A History of Economic Thought (PEC2268.01)

Emma Kast

This course explores how ideas about the economy – from money, to labor, to distribution – have changed over time. We will focus on modern theories of the economy, including those of the mercantilists, physiocrats, classical political economists, and neoclassical economists, placing these ideas in their global context. Our most central focus will be on thinkers working within and against liberalism and Marxism in their multifarious forms. We will travel through the canonical texts of thinkers such as John Locke, Adam Smith, Karl Marx, Rosa Luxemburg, John Maynard Keynes, and Friedrich Hayek, with the aim of demystifying them and making them accessible for engagement and critique. The purpose of this journey into the history of economic thought is to understand how we have arrived at the principles behind contemporary thinking about the economy, enabling a systematic evaluation of their strengths, limitations, and implications.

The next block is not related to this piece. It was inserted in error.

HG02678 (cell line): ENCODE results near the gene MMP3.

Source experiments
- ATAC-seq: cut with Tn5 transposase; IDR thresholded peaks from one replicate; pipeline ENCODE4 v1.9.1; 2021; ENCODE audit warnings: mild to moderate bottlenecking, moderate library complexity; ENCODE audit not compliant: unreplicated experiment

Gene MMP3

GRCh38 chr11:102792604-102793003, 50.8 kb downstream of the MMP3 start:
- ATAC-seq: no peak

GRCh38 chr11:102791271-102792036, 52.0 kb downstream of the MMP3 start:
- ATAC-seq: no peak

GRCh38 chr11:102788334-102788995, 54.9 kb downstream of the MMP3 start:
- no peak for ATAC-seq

Learning Outcomes:
• Develop and sharpen writing, reading, and analytical skills
• Become well acquainted with key primary sources in political economic thought
• Understand, compare, and discuss the principles behind different schools of modern political economic thought

Delivery Method: Fully in-person
Course Level: 2000-level
Credits: 4
M/Th 1:40PM - 3:30PM (Full-term)
Maximum Enrollment: 18
Course Frequency: One time only

Categories: 2000 , All courses , Four Credit , Fully In-Person , Political Economy , Updates